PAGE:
Art is regarded by the very wealthy as a safe haven with consistent returns during geopolitical instability. This coincided with many high-value artworks by established artists becoming available at auction.
The art market is booming again, bigger than ever.
That was the message given to the world's media after last month's fortnight of marquee auctions at Christie's, Sotheby's and Phillips in New York.
A final tranche of 20th- and 21st-century works from the "peerless collection" formed by New York divorcees Harry and Linda Macklowe topped up the total to $922m, making this single-owner offering the "most valuable ever sold at auction," according to Sotheby's. Phillips's mixed-owner evening sale of modern and contemporary art racked up $225m, a record for the company. The previous week, Christie's had sold Andy Warhol's 1964 Shot Sage Blue Marilyn to Larry Gagosian for $195m, the highest auction price ever achieved for a 20th-century work.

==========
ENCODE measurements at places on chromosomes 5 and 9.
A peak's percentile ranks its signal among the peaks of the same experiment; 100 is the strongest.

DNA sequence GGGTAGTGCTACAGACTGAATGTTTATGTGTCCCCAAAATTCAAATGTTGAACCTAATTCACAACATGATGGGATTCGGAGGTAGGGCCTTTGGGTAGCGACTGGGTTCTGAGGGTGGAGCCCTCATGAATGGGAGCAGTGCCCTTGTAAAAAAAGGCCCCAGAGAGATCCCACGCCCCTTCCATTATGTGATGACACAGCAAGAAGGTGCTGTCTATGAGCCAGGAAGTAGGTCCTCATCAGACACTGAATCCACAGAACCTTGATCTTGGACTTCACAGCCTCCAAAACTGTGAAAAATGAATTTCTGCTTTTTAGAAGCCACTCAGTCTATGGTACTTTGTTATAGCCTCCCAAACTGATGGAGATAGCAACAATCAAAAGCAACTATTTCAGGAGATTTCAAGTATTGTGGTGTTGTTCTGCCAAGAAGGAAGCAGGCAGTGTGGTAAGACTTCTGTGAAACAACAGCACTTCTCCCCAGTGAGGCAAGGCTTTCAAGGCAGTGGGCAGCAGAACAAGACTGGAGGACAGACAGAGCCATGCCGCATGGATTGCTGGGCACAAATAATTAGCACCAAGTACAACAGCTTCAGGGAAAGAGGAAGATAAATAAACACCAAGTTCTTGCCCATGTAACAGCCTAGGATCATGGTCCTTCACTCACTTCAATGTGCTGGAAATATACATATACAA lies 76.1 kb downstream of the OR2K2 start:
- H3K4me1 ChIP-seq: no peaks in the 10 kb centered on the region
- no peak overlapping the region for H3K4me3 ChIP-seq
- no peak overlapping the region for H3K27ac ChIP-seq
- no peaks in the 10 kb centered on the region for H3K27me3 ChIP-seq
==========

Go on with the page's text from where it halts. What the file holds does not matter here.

During a recession wealthy art owners tend to hold on to their collections. This temporary reduction usually ensures prices remain stable, making art a safe alternative investment option for those looking to diversify their portfolio during these uncertain times.